‘Impatient’ Tesla driver wrongly arrested after guard crossing guard falsely claimed to drive into her
A Tesla driver was arrested and jailed after a guard crossing the street accused him of hitting her — only for CCTV footage of the doorbell to clear his name.
Joe Hernandez, 32, was charged on Sept. 9 by an Anne Arundel County police officer with “deliberately hitting her leg(s) causing a minor injury.”
But footage taken from a nearby house shows that he did no such thing — and that the unnamed crossing guard actually backed up in his car, without sustaining any sort of injury.
A nearby police officer handcuffed Hernandez in front of his girlfriend and her child and took him to jail, where he spent the night.
He was charged with failing to assist an injured person, reckless and negligent driving, as well as second-degree assault, as reported by WJLA.
Maryland police last week arrested Tesla driver Joe Hernandez (right) after an unidentified crossing guard (left) told police the driver hit her with his car, but a neighbor’s security camera footage shows otherwise — now all charges have been dropped
Hernandez’s attorney James E Keatts told: Fox news that Hernandez had been “arrested, held without bail by the commissioner, forced to spend time in prison, and his reputation permanently tarnished by fraudulent charges.”
He added: “These charges should have been dismissed days ago.”
But the female crossing guard — who initially told police that the “impatient” driver in a blue Tesla drove into her car — lied. In a neighbor’s security camera footage at the time, taken in a suburb south of Baltimore called Glen Burnie, Hernandez didn’t hit her at all.
The video taken at 8:45am shows Hernandez stopping at the zebra crossing. After stopping for the crossing guard to let three children cross on their way to school, she appears to be returning to the Tesla, signaling the students to walk.
The video taken at 8:45am shows Hernandez stopping at the zebra crossing. After stopping for the crossing guard to let three children cross on their way to school, she appears to be returning to the Tesla, signaling the students to walk
The female crossing guard – who initially told police that the “impatient” driver in a blue Tesla drove into her car – lied and just stood in front of Hernandez’s car. He never hit her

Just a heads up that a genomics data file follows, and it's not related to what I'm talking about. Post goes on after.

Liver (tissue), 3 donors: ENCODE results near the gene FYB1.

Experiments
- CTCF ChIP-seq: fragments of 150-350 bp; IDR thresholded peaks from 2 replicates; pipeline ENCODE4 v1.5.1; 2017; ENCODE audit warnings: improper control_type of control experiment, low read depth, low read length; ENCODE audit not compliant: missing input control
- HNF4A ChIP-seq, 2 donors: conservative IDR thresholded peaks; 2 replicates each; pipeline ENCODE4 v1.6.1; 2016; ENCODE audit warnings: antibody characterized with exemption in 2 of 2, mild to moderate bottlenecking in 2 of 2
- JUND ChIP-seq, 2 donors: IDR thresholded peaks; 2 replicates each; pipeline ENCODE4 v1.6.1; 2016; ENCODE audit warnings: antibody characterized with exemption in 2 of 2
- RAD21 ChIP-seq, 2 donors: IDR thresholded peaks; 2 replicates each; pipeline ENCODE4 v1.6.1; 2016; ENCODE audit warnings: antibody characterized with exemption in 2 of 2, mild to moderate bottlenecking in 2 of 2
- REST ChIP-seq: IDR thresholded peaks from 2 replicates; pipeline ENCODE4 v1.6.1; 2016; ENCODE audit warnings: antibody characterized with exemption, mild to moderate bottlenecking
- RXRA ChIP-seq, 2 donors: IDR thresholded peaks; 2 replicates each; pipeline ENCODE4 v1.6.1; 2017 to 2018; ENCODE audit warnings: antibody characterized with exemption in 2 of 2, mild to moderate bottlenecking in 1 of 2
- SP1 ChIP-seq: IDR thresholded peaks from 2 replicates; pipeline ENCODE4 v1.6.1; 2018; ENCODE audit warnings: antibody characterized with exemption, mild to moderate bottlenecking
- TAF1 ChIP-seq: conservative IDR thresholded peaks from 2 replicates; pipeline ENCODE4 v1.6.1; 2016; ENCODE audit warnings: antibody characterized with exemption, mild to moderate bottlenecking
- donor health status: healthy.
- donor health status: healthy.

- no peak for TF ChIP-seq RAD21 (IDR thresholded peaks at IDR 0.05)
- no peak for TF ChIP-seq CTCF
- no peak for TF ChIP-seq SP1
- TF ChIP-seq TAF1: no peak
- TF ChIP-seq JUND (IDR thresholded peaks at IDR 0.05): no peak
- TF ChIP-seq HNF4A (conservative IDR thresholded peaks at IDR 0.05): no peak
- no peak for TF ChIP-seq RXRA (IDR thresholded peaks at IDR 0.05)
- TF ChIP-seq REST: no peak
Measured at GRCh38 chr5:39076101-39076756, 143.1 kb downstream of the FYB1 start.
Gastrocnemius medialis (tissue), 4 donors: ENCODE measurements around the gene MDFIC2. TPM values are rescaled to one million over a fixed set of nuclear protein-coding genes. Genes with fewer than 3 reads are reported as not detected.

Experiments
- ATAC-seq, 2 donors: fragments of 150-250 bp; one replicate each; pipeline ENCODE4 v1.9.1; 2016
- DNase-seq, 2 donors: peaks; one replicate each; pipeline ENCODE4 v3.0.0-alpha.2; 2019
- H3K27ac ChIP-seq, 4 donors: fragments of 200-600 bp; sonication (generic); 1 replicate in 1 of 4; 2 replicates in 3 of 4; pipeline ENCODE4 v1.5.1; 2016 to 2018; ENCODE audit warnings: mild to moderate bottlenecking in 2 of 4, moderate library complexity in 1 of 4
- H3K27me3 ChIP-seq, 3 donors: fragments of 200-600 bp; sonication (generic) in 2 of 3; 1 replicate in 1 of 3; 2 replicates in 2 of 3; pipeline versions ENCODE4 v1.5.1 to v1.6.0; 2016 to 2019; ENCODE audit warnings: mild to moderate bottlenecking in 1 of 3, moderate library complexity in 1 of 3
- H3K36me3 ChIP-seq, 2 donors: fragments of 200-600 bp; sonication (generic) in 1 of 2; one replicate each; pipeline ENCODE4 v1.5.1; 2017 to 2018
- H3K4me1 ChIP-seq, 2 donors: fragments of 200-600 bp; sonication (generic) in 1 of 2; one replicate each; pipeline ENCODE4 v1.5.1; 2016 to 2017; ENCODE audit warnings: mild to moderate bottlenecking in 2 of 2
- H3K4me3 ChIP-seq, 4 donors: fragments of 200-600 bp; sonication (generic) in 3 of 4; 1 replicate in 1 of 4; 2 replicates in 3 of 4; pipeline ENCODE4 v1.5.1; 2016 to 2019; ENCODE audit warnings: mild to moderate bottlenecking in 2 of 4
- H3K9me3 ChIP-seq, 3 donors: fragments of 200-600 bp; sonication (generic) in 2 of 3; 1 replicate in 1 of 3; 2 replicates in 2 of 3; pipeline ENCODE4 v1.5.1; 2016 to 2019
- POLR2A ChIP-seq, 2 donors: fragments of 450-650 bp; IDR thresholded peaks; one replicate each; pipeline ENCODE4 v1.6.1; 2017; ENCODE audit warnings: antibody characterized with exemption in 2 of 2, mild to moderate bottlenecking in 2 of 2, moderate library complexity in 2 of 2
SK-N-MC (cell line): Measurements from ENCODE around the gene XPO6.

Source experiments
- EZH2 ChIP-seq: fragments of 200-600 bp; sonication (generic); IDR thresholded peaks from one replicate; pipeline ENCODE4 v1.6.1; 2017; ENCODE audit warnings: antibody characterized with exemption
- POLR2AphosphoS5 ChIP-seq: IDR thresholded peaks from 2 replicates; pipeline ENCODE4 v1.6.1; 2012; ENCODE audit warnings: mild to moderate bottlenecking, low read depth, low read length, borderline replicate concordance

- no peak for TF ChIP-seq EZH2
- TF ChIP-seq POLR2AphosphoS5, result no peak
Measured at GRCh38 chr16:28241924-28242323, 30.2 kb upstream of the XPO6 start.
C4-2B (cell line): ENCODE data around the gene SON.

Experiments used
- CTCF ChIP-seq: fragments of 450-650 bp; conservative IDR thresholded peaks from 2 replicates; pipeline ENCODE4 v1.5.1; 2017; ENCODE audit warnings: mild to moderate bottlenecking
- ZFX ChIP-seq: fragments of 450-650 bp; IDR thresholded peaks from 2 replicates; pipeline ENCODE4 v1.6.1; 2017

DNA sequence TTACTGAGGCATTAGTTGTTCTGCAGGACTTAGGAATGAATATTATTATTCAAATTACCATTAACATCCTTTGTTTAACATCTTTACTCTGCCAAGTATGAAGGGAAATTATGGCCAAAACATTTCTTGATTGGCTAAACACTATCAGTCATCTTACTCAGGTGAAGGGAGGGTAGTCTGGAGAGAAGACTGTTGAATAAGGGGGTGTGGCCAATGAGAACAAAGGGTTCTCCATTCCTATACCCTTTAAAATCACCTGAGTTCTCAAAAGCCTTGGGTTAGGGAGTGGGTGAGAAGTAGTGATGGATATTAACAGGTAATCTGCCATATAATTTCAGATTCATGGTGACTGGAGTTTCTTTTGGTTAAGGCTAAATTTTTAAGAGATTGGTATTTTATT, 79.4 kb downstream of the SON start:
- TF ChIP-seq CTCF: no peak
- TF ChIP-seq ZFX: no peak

When the crossing guard refuses to move despite no cars passing in the other direction, Hernandez drives around her and is completely unharmed
Hernandez was wrongfully arrested on September 9. A nearby cop handcuffed him for his girlfriend and her child and even spent the night in jail
Hernandez pushes the car backwards and appears to be saying something to the crossing guard, although there is no audio in the video.
The woman then stops directing traffic and simply stands in front of Hernandez’s car, appearing to make soft contact with the fender.
When the crossing guard refuses to move despite no cars passing in the other direction, Hernandez drives around her and she is completely unharmed.
The unidentified crossing guard told WJLA about the incident: “Everything speaks for itself. I know what happened.’
Meanwhile, federal officials said Friday they will investigate a fiery Tesla crash that killed two people in South Florida.
A Tesla Model 3 left the lane and collided with a tree Monday, the National Transportation Safety Board (NTSB) announced on Twitter.
Three investigators will travel to Coral Gables next week where the deadly crash took place, and NTSB spokesman Peter Knudson said, “We always look especially closely at newer technology.”
The accident happened near a residential intersection and it was not immediately known whether speed was a factor. It was also unclear whether the car’s partially automated driving system was activated at the time of the crash.
The NTSB investigation will focus on the vehicle’s operation and the fire after the crash that consumed the car, officials said.
Tesla vehicles don’t use gasoline which could increase the risk of a major fire after a crash, but the company is issuing a battery fire warning, but Tesla representatives have said high-speed collisions could lead to fires for any type of car.
The government has scrutinized Tesla’s system many times, and in the past five years, the National Highway Traffic Safety Administration has sent investigators into 31 accidents involving vehicles with partially automated driver assistance systems, including 25 involving Teslas.
The NTSB will begin the investigation Monday, complete the work within a week and have a preliminary report in about 30 days, officials said.